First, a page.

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Chronic Pain & Chronic Fatigue

Chronic pain refers to pain that persists beyond the normal expected healing time by approximately 3 months. Chronic pain can interfere with your daily life and take a toll on your self-esteem and mood status. For some chronic pain conditions, such as spinal pain, fibromyalgia and complex regional pain syndrome, there is a high level of pain with no known cause.

Becoming gradually more active is important in the management and treatment of chronic pain. There is no one optimal type of exercise for chronic pain and hence programs should be individualised and gradually progressed as appropriate.

Woman in Pain

Benefits of Exercise for Chronic Pain:

  • Improved joint lubrication

  • Improved muscle strength and reduced fatigue

  • Promotes relaxation of the nervous system

  • Reduced flare-ups

  • Increased release of endorphins, hence mood improvements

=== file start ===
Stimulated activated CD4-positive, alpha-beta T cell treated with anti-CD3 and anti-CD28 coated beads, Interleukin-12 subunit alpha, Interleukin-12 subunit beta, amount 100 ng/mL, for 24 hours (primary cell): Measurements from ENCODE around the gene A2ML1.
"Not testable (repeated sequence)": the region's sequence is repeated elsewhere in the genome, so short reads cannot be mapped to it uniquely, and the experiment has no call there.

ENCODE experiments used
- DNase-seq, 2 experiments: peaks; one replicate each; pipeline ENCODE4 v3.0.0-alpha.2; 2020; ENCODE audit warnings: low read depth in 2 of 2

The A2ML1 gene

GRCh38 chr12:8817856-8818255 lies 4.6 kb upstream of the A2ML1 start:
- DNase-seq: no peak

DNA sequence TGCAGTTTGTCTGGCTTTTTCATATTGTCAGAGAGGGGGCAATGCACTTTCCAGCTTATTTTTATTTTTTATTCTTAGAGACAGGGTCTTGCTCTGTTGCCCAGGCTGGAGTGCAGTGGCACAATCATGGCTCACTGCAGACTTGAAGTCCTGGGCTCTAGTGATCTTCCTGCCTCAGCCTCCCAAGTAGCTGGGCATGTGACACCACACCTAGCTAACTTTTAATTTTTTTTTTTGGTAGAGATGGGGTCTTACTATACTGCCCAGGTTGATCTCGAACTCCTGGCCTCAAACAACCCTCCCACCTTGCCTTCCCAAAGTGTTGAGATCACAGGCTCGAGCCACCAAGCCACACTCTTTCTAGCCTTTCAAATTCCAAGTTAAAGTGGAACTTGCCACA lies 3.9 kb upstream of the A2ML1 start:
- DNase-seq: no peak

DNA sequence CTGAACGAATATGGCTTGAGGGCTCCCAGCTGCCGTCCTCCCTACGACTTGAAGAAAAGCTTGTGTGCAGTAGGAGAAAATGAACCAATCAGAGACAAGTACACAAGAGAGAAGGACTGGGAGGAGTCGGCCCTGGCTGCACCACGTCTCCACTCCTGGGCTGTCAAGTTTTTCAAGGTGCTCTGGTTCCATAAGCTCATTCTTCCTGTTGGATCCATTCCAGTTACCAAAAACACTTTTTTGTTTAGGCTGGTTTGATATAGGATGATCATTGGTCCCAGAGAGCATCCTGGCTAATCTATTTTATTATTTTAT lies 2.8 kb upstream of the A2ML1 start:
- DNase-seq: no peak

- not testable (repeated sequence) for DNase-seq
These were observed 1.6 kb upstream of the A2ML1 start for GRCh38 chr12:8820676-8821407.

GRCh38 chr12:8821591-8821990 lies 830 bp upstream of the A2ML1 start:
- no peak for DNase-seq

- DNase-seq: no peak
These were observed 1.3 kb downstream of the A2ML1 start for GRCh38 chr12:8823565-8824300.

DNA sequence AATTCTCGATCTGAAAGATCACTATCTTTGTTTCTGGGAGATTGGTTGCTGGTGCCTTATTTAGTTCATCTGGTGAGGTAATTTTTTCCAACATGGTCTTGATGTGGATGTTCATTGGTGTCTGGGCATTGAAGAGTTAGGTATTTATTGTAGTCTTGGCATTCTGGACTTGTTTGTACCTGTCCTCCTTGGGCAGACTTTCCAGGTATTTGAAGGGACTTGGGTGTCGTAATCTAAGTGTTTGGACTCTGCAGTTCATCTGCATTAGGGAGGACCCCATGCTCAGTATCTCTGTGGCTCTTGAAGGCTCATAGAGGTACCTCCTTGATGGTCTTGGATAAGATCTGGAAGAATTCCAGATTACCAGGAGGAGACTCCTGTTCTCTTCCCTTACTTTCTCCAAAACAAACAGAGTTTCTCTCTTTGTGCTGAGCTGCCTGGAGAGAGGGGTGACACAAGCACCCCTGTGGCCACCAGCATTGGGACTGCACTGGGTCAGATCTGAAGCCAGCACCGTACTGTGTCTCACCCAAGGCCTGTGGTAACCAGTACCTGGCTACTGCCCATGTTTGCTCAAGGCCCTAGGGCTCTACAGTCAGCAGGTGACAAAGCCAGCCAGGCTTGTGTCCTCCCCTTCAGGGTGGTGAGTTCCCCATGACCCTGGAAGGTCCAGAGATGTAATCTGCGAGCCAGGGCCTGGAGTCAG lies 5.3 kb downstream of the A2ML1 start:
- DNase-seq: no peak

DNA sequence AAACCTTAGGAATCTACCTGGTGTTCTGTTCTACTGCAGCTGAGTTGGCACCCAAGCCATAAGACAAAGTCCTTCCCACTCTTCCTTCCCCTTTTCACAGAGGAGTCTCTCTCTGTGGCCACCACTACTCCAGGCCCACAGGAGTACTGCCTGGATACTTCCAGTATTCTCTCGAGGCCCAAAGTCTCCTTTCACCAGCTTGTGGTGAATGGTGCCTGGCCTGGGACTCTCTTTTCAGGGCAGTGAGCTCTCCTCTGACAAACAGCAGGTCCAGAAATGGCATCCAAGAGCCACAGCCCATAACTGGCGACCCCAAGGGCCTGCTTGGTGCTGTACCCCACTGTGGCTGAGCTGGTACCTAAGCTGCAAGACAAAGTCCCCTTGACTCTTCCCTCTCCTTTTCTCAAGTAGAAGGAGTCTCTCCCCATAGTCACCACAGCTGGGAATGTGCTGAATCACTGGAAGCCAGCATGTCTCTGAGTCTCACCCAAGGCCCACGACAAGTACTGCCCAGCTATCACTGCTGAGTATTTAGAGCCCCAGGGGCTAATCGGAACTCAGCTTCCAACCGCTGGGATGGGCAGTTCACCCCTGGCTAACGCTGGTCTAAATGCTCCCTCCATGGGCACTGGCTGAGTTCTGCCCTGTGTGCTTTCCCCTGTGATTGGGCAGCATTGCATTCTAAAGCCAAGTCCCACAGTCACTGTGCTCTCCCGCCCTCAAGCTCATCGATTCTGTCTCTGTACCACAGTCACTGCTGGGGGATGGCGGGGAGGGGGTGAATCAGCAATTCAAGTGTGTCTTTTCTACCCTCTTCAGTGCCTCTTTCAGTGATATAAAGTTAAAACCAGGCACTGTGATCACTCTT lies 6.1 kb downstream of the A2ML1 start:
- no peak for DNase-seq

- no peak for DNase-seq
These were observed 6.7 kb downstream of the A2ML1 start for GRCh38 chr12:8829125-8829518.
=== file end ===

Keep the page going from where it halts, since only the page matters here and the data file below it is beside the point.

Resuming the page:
Chronic fatigue syndrome (CFS) is characterised by persistent fatigue that is medically unexplained. Disrupted sleep, achy muscles/joints and neurocognitive problems are also symptoms of chronic fatigue. Individuals with chronic fatigue may develop flu-like symptoms after exercise and lack energy to perform daily activities. For this reason, people with CFS cannot generally tolerate traditional exercise routines.

The goal with CFS and exercise is to balance activity and rest to avoid decreased physical conditioning whilst avoiding overexertion and flare-ups.


In both conditions, it is important to start slow and gradually increase exercise load as tolerated. On a bad day, don’t do nothing, but on a good day, don’t try to overachieve. Choose forms of exercise you enjoy and consider a combination of aerobic and resistance training.


Consider seeing our Exercise Physiologist’s here at 4 Life Exercise Physiology if you require help with your exercise plan.

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